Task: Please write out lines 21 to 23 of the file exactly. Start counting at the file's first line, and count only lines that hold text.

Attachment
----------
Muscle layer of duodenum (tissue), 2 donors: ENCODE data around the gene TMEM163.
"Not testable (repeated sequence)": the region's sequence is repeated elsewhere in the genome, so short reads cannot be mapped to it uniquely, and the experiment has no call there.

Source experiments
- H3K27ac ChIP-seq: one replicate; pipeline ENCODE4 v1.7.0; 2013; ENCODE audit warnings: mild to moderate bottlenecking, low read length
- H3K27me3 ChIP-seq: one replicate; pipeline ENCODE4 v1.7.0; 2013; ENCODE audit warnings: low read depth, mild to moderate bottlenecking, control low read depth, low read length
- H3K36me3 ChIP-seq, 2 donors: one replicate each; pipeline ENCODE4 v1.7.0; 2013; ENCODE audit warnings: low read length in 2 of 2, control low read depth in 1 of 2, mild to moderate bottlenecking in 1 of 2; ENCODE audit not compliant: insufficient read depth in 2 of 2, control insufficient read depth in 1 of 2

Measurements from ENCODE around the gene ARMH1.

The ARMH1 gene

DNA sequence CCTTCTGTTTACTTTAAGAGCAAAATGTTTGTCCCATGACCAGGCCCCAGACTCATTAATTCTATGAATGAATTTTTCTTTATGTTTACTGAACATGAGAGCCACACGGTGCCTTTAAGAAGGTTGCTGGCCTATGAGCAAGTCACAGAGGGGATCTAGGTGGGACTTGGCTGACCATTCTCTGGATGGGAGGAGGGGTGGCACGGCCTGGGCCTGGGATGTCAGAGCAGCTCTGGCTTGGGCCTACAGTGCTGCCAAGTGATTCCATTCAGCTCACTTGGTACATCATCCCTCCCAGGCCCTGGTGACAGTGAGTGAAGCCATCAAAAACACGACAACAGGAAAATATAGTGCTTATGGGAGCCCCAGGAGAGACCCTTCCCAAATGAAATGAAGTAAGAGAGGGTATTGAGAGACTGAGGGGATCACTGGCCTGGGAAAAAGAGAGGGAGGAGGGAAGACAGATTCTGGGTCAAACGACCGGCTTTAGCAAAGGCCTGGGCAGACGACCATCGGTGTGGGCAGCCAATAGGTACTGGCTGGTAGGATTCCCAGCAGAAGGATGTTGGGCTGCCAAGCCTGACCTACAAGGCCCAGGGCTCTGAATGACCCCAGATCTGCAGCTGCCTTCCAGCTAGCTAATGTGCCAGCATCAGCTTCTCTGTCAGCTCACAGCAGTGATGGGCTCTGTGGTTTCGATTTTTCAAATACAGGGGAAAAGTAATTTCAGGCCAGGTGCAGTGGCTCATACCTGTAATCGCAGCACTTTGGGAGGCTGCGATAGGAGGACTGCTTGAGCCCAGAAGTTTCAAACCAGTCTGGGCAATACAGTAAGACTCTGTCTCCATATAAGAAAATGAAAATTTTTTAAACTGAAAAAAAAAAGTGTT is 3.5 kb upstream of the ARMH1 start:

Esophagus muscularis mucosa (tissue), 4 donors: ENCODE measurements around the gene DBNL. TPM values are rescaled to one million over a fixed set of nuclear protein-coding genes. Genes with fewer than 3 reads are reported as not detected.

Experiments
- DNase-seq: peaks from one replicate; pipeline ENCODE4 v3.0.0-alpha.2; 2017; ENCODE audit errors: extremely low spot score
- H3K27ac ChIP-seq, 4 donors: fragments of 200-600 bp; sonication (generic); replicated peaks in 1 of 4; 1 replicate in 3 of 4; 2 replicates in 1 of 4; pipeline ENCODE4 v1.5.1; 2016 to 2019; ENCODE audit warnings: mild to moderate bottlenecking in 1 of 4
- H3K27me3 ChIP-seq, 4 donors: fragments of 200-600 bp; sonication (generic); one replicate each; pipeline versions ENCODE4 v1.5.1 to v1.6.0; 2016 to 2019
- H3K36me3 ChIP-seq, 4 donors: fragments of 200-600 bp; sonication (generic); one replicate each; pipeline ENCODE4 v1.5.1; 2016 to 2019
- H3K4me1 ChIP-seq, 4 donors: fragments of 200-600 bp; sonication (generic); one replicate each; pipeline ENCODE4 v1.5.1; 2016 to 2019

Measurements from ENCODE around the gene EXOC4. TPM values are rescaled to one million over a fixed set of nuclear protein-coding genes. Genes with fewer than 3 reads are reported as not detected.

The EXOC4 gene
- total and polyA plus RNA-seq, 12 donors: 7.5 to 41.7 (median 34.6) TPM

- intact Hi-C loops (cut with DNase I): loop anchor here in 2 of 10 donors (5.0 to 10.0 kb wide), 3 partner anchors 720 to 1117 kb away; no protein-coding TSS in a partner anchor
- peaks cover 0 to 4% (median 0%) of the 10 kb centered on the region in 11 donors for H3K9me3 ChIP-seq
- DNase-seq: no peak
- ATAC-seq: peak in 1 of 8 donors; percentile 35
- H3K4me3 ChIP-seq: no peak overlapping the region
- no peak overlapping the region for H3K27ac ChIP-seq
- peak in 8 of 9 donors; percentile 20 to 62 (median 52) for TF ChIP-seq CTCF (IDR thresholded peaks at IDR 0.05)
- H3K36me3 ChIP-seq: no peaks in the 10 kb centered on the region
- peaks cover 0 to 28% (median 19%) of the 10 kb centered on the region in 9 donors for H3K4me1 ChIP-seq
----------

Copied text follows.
- peaks cover 0 to 4% (median 0%) of the 10 kb centered on the region in 11 donors for H3K9me3 ChIP-seq
- DNase-seq: no peak
- ATAC-seq: peak in 1 of 8 donors; percentile 35